Incorporating Movement and Exercise Into Dry Fire Drills
Let’s get back to dry-fire practice with some movement drills. While it seems most drills are static, we wanted to show how movement can be incorporated into dry fire. Moving with a handgun requires solid footwork and the ability to stay on target or get back on it quickly. These dry-fire drills are designed to be inexpensive and effective ways to improve transitioning with movement. Plus you can treat it like a workout and kill two birds with one stone!
These are based on lateral movement, increasing in distance. We will start with a simple sidestep, then a shuffle, and finally a running transition. By practicing these movements with your handgun you’ll start to learn how to transition efficiently and regain your sight picture.
1. Before running any dry-fire drills, visually and physically inspect your gun is clean and then clear the area of all live ammunition.
2. If you can practice outside, that is ideal. Ranges typically have loose surfaces and will call for more stability muscles than when running inside.
3. Make sure you are aimed in a safe direction.
4. Set up two dry-fire targets at opposite ends of the room.
5. It’s great to treat dry fire like a workout, use whatever rep methods you prefer, I like to do sets of five with slower movements and the remaining five picking up the pace. This allows you to slow down and build proper technique while working on how to go faster. Accept slipups, that's part of the process! But get back on track and focus on technique.
Drill 1: Side Step
The side step is more about getting used to wide target transitions. Start aimed at the first target, move your eyes to the next target, then drive your sights to the target and move one step to the side. Repeat this process until everything can be done in one quick step and your sights are on target every time.
Over the course of various dry-fire sessions work up to wider steps. It’s good to understand how far you can transition with each movement. From building stage plans for a competition or moving on the fly, establishing good spatial awareness and gauging your stride all add up in being able to move well.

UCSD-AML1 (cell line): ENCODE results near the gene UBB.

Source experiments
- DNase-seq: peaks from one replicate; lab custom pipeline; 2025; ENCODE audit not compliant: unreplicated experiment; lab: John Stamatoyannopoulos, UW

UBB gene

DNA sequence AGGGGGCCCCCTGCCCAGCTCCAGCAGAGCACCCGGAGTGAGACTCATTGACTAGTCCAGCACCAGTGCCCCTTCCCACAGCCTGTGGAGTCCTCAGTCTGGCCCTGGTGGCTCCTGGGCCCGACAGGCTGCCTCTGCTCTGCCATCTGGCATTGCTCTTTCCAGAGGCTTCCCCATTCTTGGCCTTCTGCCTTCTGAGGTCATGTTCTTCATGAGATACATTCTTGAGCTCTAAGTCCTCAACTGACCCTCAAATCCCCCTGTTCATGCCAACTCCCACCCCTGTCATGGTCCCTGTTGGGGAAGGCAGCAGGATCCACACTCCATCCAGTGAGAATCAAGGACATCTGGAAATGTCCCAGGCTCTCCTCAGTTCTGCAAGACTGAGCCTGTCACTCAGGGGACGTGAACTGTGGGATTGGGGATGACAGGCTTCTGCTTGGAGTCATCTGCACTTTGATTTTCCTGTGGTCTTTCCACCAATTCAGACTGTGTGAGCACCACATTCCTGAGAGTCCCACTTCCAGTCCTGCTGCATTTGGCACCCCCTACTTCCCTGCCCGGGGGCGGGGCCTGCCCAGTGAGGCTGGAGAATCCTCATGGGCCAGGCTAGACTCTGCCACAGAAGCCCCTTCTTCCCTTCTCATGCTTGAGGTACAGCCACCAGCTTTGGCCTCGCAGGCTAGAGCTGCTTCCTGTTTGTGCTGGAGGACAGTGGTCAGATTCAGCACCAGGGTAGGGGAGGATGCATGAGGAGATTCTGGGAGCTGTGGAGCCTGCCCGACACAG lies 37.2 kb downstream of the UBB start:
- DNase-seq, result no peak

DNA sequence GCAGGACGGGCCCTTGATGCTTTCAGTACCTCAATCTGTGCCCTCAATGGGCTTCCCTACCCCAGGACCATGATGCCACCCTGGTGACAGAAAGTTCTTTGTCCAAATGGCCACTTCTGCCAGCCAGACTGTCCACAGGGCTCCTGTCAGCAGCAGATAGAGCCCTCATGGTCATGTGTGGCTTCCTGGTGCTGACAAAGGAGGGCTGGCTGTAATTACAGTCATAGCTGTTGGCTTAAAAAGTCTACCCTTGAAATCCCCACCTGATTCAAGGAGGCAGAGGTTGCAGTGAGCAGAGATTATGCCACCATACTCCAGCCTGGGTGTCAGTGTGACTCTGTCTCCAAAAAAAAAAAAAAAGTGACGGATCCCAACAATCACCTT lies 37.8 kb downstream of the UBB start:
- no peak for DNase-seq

Drill 2: Shuffle
When a transition is too large for sidestepping, the next lateral movement is shuffling. Maintain the same technique for eye movement and driving the sights back on target. If you are moving right, push off with the left leg, drive the right leg out, bring the left back in and push off into a soft landing with your right leg. Make sure to practice in both directions. This is ultimately an agility drill, similar to what is often seen in football (but with a gun).
These movements should be as smooth as possible, jerky movements will make it harder to get back on target.
Drill 3: Running Transition
Running transitions require a lot of power. Your goal is to get from point A to point B as quickly as possible while establishing a sight picture on the next target before fully stopping into the next position. Just like with the shuffle, push off your left leg when transitioning right and break the grip so you can turn your body to run. Pick up the next position with your eyes then look to the target.
When coming into the next position, slow your momentum with a stutter shuffle step and bring your hands together to establish grip again. Do this so when you stop into position, the gun is on target. What you do not want to do is run to position, then establish grip and sight while standing still. This drill requires more steps and coordination. Slow it down to get the foot and grip work done, slowly ramping up speed. The goal is to sprint from one position to the other.
Being able to save on ammo and focus on movement makes dry-fire movement drills a great way to practice honing your body mechanics. Maintain proper technique and build up to faster speeds. Quick movement is important both in competition and tactics.